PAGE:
Grapevine: Pandering to politics

Pre-election news conferences give the parties a chance to speak out close to Election Day. The Maariv-Jerusalem Post conference was no exception.

PRESIDENT REUVEN RIVLIN with founding members of Our Common Destiny. (photo credit: HAIM ZACH/GPO)
PRESIDENT REUVEN RIVLIN with founding members of Our Common Destiny.
(photo credit: HAIM ZACH/GPO)
Several media organizations have in recent weeks held conferences in which leading figures from most of the political parties represented in the Knesset and/or candidates in the coming elections either delivered speeches or were interviewed.
Among the last of these conferences prior to Election Day, was the one hosted on Wednesday at the Daniel Hotel Herzliya by Maariv and The Jerusalem Post.
Proceedings were briefly disrupted by a serial heckler who frequents conferences and conventions and yells passionately and violently at speakers. He did so during an address by Yamina’s Bezalel Smotrich and had to be escorted out of the room by security personnel who had a hard time subduing him. The temporary excitement prompted a stampede by photographers as well as by several members of the audience who rushed to capture the scene via their mobile phones.
Smotrich waited patiently for calm to be restored. He was familiar with the heckler, who had gatecrashed other events in which he had been a participant or a guest.
Smotrich praised the annexation declaration that had been made by Prime Minister Benjamin Netanyahu the previous evening but wondered whether Netanyahu would follow through with his pledge if he is again given a mandate and succeeds in forming the next government.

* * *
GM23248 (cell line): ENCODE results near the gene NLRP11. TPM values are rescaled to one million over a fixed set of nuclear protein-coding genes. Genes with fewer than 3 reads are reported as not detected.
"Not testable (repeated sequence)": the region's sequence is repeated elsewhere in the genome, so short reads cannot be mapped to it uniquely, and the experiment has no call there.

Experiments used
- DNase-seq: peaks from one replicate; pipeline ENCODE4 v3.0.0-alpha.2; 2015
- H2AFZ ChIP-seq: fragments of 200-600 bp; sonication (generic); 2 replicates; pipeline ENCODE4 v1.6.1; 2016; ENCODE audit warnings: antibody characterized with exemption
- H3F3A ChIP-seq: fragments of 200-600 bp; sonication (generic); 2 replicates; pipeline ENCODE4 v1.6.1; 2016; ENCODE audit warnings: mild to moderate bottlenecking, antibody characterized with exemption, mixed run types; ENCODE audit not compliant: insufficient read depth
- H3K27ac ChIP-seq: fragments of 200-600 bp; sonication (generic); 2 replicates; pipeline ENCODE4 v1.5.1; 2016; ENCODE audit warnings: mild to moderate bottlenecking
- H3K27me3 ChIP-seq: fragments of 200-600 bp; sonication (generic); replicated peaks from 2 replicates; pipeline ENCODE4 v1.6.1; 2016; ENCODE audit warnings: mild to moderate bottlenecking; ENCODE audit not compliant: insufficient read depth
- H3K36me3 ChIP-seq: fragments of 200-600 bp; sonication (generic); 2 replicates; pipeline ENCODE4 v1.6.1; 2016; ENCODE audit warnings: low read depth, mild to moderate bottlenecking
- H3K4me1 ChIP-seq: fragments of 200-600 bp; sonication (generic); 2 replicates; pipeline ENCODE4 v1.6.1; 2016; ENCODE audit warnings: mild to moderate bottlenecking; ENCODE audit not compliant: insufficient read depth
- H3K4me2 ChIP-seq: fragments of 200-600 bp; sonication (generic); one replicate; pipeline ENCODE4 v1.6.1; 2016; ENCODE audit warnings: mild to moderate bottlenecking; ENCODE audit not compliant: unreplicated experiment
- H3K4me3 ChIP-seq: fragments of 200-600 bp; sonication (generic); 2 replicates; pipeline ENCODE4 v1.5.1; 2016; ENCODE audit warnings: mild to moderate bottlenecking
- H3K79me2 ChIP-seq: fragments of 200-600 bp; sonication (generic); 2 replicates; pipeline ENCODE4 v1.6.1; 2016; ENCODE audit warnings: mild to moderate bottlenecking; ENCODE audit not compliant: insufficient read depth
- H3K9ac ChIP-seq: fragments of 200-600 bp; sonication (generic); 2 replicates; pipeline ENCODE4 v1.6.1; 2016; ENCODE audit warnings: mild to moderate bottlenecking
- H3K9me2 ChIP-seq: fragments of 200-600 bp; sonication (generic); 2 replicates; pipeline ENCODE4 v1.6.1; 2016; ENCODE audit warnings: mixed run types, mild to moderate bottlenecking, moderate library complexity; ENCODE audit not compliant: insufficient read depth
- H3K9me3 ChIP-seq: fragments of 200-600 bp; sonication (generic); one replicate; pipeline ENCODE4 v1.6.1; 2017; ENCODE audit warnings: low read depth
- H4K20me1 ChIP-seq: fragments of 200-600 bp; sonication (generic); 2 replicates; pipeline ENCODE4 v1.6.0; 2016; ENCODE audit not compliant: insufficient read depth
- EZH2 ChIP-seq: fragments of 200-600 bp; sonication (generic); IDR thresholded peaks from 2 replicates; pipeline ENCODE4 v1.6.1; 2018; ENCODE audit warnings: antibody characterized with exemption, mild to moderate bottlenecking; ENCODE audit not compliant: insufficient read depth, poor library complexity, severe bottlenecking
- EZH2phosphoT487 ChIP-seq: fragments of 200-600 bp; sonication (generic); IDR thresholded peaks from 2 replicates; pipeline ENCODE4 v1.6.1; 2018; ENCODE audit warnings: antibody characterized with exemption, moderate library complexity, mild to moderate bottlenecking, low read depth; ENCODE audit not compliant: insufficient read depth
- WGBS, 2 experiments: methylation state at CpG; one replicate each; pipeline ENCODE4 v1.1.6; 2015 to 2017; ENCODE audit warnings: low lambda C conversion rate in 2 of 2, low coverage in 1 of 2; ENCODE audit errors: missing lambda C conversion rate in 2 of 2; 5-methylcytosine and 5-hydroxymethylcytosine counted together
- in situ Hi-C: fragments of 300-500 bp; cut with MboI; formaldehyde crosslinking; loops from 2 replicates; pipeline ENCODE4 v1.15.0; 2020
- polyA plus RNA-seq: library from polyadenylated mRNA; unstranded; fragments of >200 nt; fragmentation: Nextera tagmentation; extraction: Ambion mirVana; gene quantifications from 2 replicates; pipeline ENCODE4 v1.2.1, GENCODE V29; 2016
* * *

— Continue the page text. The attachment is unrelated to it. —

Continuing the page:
Blue and White’s Yair Lapid said his dispute with the ultra-Orthodox parties is not over Judaism. The fact that he chooses to live in Israel is part of his Jewish identity, he said, insisting he didn’t want to tell anyone how to live their lives Jewishly and he didn’t want anyone to dictate to him how he should live his life Jewishly.
Likud’s Yuval Steinitz got a severe roasting from a panel of journalists, but valiantly continued his defense of Likud’s achievements and of its leader.
Labor-Gesher’s Amir Peretz is still fighting the ethnic genie that re-emerged from the bottle when he rejected the overtures of the Democratic Union, and instead chose to link up with Gesher’s Orly Levy-Abecassis, who, like him, is of Moroccan background, but whose political history and outlook differ substantially from those of Peretz. Differences aside, they have the same social values, he declared.
Yamina leader Ayelet Shaked was dismissive of former prime minister, defense minister and chief of staff Ehud Barak, saying he had gone from being the nation’s number one soldier to number one critic. He finds something else to criticize everyday, she said.
Yisrael Beyteinu chairman Avigdor Liberman, introduced by Jerusalem Post Editor-in-Chief Yaakov Katz as the “kingmaker,” had the audience roaring with laughter over spontaneous one-liners, and answered the questions that the panel of journalists wanted to put to him before they finished the sentence, saying he didn’t need the questions, he knew what they wanted to ask. If he ever decides to give up politics, he would do well as a stand-up comedian.